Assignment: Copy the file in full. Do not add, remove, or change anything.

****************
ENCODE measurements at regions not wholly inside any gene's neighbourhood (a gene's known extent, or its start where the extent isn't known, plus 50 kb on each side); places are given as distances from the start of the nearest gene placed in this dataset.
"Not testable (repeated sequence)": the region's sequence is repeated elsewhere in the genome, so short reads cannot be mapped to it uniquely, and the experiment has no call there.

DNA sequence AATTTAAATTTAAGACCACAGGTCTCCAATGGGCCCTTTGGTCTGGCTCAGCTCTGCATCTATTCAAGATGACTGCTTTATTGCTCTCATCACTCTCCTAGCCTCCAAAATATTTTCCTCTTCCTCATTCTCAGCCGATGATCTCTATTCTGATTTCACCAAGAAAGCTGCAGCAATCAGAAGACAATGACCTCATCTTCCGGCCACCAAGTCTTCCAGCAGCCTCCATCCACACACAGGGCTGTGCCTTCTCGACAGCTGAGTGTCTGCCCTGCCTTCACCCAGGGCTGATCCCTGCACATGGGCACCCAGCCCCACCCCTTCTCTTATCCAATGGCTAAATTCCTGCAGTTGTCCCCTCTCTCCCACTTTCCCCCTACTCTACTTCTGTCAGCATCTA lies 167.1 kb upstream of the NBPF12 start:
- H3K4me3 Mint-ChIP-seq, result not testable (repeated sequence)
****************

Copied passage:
ENCODE measurements at regions not wholly inside any gene's neighbourhood (a gene's known extent, or its start where the extent isn't known, plus 50 kb on each side); places are given as distances from the start of the nearest gene placed in this dataset.
"Not testable (repeated sequence)": the region's sequence is repeated elsewhere in the genome, so short reads cannot be mapped to it uniquely, and the experiment has no call there.

DNA sequence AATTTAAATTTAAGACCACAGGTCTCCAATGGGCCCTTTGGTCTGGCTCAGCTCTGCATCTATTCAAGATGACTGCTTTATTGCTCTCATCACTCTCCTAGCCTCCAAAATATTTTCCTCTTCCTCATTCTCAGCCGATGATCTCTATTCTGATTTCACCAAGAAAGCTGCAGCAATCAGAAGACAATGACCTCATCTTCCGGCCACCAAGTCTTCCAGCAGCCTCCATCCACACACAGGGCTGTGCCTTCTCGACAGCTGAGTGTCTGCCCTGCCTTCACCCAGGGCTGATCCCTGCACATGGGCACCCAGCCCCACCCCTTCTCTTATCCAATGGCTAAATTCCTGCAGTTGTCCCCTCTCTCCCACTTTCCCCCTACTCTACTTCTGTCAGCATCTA lies 167.1 kb upstream of the NBPF12 start:
- H3K4me3 Mint-ChIP-seq, result not testable (repeated sequence)